One in eight households in England will struggle to afford to heat their draughty homes this year, according to new projections from the Department of Business, Energy and Industrial Strategy (BEIS).
The number of households experiencing fuel poverty is forecast to fall from 3.18 million, or 13.4%, in 2019 to 3 million, or 12.5% this year.
In England, homes are classified as fuel poor if the amount of money they would need to spend to keep their home at a reasonable temperature is above the national median level, and if they spent that amount, their residual income would place them below the poverty line. This means households need to have both energy-inefficient properties and low income to be labelled fuel poor.
Despite the recent fall in fuel poverty, nearly half of low-income households are still living in leaky homes that are expensive to heat.
This year, 52.4% of low-income households will be living in properties with Energy Performance Certificate (EPC) ratings of C or better. In 2019 the figure was 47.8%, meaning that between 2019 and 2021, 90,000 households a year have received energy efficiency improvements, including better boilers and insulation, to climb out of fuel poverty.
But the government has a long way to go to achieve its target of having “as many fuel-poor households as reasonably practicable” achieve an EPC rating of C by the end of the decade. Fuel poverty campaigners have warned that to achieve this goal, 300,000 households must receive improvements each year, more than triple the current rate of 90,0000 per annum.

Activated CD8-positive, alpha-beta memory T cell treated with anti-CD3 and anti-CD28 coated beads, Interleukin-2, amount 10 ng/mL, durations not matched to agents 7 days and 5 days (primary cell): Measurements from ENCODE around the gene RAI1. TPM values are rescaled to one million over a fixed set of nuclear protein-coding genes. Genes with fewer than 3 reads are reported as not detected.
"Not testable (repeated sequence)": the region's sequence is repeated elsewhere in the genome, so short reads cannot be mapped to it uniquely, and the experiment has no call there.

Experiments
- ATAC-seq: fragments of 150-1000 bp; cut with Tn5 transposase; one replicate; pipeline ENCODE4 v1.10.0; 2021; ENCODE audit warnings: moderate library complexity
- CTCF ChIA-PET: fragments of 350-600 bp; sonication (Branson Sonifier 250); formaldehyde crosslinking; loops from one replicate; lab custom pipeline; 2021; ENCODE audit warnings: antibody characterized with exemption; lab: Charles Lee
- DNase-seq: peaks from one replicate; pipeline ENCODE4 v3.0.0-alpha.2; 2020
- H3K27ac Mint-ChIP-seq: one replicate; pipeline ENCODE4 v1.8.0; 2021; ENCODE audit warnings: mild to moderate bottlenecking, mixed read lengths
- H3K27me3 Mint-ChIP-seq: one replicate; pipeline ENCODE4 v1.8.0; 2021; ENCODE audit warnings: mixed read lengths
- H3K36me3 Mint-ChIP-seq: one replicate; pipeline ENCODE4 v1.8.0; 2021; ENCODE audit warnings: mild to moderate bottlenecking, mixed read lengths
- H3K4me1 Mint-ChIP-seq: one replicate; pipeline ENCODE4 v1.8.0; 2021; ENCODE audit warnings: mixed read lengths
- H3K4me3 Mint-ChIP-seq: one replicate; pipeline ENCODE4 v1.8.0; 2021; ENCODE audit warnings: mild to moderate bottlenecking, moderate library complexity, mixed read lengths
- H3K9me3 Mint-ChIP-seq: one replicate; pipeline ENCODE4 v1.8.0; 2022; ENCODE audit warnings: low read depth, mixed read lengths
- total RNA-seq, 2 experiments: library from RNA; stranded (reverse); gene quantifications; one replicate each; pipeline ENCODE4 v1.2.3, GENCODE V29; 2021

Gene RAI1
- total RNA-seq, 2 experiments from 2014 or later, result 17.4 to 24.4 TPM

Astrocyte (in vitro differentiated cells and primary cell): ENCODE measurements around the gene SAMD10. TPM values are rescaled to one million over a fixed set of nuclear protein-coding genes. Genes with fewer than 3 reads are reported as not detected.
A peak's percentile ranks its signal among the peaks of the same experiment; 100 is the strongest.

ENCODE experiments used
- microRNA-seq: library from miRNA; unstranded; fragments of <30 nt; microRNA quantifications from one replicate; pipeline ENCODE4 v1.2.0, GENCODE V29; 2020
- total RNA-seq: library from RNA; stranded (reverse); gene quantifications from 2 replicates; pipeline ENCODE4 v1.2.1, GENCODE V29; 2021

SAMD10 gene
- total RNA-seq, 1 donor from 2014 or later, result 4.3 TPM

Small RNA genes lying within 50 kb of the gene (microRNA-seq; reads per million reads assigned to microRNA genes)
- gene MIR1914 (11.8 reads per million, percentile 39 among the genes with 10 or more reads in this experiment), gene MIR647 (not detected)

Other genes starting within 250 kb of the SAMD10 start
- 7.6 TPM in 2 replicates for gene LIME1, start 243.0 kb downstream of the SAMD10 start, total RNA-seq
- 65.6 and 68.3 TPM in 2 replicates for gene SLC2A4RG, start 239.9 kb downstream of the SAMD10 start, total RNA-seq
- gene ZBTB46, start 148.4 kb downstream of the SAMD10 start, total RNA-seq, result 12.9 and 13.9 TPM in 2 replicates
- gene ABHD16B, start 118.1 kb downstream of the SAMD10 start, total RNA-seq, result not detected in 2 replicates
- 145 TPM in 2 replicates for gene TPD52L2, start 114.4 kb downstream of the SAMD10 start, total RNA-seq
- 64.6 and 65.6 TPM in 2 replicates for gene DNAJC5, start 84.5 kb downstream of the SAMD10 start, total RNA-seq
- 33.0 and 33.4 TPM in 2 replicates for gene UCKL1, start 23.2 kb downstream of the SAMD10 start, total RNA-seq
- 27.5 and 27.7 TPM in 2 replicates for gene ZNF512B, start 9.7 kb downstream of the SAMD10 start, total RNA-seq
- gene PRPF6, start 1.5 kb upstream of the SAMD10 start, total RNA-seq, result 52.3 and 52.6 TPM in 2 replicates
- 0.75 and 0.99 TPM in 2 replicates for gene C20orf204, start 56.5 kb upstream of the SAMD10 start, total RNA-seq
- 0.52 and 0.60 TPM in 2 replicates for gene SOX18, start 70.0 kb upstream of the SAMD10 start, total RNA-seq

Cold, inefficient homes don’t just lead to expensive energy bills, they also jeopardise health. Adam Scorer, chief executive at charity National Energy Action (NEA), said households in fuel poverty are “likely to be living in cold, damp and unsafe properties. It makes illnesses, such as respiratory and circulatory diseases, worse, and takes a toll on their mental health.”
“While those affected are hit the hardest, it also places an avoidable strain on local health and social services,” he added.
Ed Matthew, campaigns director at climate change think tank E3G, said the country’s inefficient housing stock, the leakiest in Western Europe, is a “national embarrassment.”
“Successive governments have failed to fix it, leading to high energy bills and thousands of preventable deaths from those living in cold homes,” he said.
“This Government now has a number of schemes in place to insulate low-income homes but to meet their legal obligation to end fuel poverty by 2030 they need to triple the number of households being helped every year.
“This can end the social blight of fuel poverty, cut carbon emissions and create green jobs across the country.”
A government spokesperson said it is working to tackle fuel poverty, citing the energy price cap which limits fuel bills and programmes installing energy efficiency measures.
“This year alone we are installing green upgrades to the homes of over 50,000 low-income households, with total spending on energy efficiency measures in buildings rising to £1.3 billion in the upcoming financial year.”
The government appears to be referring to the Green Homes Grant scheme, which offered low-income households up to £10,000 toward the installation of energy efficiency measures. The scheme was plagued with difficulties and closed early, having delivered under 100,000 vouchers, less than a sixth of the 600,000 planned. The Local Authority Delivery arm of the scheme continues, with an additional £320 million of funding. Councils can bid for this money to undertake improvements in social and low-income housing. But the grants aren’t available everywhere.
Nationally, the West Midlands has the highest rate of fuel poverty in England. 17.5% of households in the region can’t affordably heat their homes